While attending Queen’s University Belfast, Sanders transferred to the Irish Super League, playing for Belfast Star of the Sea. Sanders’ African-American teammates shared the realities of their country – a place the Scottish striker only knew from TV shows.

He received his MA in Irish Politics from Queen’s University Belfast and earned a Ph.D. in politics and international studies.

Sanders also participated in PeacePlayers, a program that uses basketball as a tool for social recognition. The group worked with young Catholics and Protestants in Northern Ireland to build community and bridge decades of differences.

“You see you are planting positive seeds,” Sanders said. “That’s the rewarding side.”

He has written three books: “Inside the IRA: Dissident Republicans and the War for Legitimacy”, “The Long Peace Process: The United States of America and Northern Ireland, 1960-2008” and “Times of Troubles: Britain’s War in Northern Ireland ,” with Ian S. Wood.

After playing with the Scottish Rocks and 18 months of teaching, the educator and his wife, Heather, got jobs in Seattle in 2009. Three years later, the couple moved to Houston for a three-year stint. After stints as a visiting professor in the city and a six-month commute to Killeen, Sanders received a job offer from A&M-San Antonio. Impressed with the South Side campus and technology, the family moved to Alamo City in 2016.

A 22-year Air Force veteran, Vincent T. Davis embarked on a second career as a journalist and found his calling. By observing and listening to San Antonio, he finds intriguing stories to tell about ordinary people. He shares his stories with Express-News subscribers every Monday morning.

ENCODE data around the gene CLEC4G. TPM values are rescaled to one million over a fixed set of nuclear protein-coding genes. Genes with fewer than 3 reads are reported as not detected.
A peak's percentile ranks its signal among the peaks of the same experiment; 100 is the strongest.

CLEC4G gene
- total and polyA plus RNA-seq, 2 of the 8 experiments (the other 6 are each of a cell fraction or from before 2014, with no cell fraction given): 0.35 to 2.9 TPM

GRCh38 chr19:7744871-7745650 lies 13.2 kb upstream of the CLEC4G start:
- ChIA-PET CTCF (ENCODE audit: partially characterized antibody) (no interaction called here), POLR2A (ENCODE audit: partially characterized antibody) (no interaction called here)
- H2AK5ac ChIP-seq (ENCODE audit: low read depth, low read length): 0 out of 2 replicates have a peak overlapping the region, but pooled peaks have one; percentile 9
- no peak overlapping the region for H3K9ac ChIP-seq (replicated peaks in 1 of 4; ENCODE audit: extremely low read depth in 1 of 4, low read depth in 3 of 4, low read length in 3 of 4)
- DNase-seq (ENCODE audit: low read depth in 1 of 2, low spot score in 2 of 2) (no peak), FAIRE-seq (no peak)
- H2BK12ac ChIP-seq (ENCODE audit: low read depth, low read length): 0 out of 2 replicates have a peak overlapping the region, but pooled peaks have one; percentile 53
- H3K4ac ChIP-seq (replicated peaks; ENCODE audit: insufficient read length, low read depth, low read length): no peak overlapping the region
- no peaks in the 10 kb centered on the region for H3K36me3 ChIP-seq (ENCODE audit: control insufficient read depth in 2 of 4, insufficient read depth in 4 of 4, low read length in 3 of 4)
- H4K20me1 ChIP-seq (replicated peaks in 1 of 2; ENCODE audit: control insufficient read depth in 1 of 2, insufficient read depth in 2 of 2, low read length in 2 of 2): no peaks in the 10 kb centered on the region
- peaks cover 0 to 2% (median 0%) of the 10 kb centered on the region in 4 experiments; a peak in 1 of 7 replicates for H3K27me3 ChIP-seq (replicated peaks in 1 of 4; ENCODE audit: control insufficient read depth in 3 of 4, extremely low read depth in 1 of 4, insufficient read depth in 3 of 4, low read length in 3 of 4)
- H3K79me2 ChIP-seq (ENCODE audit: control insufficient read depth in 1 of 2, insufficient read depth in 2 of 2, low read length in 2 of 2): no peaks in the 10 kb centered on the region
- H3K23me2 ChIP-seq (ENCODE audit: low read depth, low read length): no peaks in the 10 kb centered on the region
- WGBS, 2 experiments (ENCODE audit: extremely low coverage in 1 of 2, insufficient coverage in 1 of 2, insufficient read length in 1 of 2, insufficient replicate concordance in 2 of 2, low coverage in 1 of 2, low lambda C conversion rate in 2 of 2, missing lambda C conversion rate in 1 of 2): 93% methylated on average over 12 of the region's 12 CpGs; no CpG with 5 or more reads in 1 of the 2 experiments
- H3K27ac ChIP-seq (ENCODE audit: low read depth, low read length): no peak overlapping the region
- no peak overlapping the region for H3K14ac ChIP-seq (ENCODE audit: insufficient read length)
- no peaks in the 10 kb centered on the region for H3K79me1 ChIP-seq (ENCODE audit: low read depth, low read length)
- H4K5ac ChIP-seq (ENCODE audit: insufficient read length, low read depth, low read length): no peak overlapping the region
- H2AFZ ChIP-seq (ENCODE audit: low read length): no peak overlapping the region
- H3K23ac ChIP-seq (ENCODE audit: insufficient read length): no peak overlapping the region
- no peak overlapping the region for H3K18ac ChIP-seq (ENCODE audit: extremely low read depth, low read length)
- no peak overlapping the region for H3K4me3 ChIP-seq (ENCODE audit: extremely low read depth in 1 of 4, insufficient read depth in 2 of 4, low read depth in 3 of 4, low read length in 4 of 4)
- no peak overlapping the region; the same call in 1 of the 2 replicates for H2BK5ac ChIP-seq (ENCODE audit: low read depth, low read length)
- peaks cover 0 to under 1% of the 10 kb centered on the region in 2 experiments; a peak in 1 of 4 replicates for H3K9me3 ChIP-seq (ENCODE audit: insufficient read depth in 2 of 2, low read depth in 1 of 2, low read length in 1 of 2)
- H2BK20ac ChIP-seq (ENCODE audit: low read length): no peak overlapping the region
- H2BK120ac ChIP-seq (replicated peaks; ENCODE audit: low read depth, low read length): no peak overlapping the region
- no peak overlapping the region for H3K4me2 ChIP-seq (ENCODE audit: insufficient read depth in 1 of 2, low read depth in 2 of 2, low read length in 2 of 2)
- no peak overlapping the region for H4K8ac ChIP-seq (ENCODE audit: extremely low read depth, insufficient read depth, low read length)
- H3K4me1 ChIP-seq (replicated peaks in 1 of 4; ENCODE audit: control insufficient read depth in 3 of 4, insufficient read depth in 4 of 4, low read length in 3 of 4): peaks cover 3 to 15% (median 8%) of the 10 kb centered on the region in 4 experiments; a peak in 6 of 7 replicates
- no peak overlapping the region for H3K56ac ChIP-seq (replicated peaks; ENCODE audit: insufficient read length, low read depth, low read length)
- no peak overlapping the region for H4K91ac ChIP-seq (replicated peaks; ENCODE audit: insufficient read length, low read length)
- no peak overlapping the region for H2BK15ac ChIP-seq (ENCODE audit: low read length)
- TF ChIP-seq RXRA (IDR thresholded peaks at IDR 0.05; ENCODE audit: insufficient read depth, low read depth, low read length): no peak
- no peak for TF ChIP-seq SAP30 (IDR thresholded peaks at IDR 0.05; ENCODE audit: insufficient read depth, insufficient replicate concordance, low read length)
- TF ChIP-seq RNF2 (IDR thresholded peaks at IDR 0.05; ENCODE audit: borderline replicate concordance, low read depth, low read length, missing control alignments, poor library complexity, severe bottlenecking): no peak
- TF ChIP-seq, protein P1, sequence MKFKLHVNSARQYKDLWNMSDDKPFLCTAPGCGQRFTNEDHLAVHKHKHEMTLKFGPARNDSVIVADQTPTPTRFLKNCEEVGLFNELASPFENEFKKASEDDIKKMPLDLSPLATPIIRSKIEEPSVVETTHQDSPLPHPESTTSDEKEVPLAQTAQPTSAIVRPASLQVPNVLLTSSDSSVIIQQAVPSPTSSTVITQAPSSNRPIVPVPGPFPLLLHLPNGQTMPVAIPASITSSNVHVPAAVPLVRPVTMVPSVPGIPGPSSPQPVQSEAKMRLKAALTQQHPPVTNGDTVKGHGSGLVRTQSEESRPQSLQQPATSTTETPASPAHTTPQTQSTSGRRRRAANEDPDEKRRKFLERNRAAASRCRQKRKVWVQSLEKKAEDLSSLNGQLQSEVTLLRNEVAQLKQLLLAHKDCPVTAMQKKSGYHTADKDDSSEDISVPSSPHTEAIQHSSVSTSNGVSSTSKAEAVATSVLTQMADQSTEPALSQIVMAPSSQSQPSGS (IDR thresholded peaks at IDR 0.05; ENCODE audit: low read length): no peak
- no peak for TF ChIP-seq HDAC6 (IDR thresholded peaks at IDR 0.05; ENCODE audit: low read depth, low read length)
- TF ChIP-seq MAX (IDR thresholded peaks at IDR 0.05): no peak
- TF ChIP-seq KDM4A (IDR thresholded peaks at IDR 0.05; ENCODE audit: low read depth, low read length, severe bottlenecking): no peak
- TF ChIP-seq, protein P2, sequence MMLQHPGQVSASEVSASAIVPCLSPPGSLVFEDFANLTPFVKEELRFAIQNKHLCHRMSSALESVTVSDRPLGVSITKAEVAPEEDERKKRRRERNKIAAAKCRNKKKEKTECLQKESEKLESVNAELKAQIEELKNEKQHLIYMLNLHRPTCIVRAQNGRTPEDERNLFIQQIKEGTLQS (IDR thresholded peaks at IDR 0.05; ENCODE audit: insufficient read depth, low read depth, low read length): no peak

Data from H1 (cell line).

Sanders’ perception of the United States has changed a lot. After visiting 43 states, he became aware of the country’s vast expanse and political climate.

“I am an American citizen,” Sanders said. “I can see good and bad from a slightly different point of view.”

His friend Nan Palmero said he learned something new every time they spoke.

“One of the things I appreciate about Andrew is his expanded perspective on the politics of the world,” Palmero said. “He’s a scholar who isn’t from here, but he’s integrated into the community and cares about it.”

This semester, Sanders’ classes are online due to security concerns related to COVID-19.

In his class, he compares the centuries of turmoil in Britain and Ireland to the problems of an increasingly politicized America.

Sanders’ curriculum is about culturally responsive teaching — where each student shares their experiences to help the class learn the lesson.

Their first report is to identify their local representatives, a local issue of concern and engage the right representative on the subject. Sanders often invites city council members and state officials to speak to his students, who come from diverse backgrounds and neighborhoods in the city, including the Southwest Corridor, Alamo Heights, and the Northeast Side . Sanders said if a student is a Trump-supporting Republican or an AOC (Alexandria Ocasio-Cortez) supporting a progressive Democrat, they’ll get something out of the mission.

“If I can get my students to hold their reps accountable, I think that makes a difference,” Sanders said. “You can see in the newspapers that the students are actually learning, that they are actually empowered.”